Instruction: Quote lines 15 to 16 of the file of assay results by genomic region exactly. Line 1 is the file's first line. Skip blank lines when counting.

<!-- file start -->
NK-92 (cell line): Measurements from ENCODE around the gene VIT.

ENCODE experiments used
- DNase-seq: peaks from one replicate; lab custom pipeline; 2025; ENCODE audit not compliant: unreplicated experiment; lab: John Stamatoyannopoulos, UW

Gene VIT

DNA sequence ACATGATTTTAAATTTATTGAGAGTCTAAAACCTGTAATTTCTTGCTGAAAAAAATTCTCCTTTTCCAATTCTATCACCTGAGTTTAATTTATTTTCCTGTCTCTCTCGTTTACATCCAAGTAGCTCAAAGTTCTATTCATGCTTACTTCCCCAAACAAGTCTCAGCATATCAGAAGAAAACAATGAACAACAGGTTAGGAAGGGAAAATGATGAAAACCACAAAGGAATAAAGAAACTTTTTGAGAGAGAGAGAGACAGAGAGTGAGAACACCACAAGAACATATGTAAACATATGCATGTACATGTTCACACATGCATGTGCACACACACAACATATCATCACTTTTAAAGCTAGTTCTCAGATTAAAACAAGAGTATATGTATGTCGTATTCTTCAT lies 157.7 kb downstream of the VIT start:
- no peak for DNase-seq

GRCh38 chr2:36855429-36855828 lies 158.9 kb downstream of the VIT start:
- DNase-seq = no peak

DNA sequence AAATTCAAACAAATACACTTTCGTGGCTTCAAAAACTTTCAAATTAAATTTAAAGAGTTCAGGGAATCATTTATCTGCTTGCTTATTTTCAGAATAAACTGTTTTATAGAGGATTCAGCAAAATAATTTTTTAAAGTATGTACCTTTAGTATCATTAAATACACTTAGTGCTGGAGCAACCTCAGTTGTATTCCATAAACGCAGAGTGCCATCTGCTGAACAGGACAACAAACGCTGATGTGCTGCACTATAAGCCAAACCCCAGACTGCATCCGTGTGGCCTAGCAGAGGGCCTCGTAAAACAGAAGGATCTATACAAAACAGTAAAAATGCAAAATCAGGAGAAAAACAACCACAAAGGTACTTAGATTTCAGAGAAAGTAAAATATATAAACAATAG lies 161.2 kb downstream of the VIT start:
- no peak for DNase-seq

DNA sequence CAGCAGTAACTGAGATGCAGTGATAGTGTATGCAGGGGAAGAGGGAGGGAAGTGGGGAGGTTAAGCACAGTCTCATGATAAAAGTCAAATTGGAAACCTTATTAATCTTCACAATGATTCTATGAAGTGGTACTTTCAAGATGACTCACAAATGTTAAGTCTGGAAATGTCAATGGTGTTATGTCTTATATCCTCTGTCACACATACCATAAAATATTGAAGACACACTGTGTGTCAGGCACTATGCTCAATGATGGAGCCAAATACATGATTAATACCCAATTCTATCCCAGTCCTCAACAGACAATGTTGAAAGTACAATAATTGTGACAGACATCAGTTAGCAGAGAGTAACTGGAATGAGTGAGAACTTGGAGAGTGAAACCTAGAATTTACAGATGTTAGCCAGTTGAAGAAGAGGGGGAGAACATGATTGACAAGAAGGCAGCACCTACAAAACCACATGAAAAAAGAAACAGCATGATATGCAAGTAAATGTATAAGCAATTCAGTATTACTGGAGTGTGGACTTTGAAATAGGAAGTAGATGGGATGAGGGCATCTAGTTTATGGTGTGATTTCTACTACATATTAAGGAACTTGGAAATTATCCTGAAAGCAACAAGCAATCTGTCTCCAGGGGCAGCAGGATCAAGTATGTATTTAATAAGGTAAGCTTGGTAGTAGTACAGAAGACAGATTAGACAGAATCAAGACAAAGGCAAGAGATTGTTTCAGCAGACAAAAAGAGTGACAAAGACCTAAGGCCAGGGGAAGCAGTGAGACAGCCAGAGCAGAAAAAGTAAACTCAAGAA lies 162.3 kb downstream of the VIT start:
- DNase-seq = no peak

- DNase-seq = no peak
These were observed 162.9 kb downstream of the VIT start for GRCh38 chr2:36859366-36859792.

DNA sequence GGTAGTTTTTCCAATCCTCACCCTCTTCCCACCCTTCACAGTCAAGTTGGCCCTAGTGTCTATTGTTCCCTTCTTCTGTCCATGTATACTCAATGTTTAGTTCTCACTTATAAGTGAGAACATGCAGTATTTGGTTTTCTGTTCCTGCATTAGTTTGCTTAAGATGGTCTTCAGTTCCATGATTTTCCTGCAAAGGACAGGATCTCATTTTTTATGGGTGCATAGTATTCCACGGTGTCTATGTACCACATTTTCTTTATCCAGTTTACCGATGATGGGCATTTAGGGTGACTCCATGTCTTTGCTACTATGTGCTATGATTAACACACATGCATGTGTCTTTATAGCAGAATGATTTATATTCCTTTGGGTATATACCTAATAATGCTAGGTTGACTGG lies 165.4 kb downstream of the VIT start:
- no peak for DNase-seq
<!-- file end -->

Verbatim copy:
DNA sequence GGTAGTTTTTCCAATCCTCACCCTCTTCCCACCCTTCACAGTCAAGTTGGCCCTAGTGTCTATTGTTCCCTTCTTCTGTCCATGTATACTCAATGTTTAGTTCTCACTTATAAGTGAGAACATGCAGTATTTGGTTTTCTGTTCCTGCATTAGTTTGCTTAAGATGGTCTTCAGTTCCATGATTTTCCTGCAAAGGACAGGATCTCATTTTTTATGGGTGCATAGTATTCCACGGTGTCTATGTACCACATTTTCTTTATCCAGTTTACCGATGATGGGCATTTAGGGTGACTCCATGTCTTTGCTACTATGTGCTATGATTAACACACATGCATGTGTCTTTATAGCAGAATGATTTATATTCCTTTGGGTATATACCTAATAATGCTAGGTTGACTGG lies 165.4 kb downstream of the VIT start:
- no peak for DNase-seq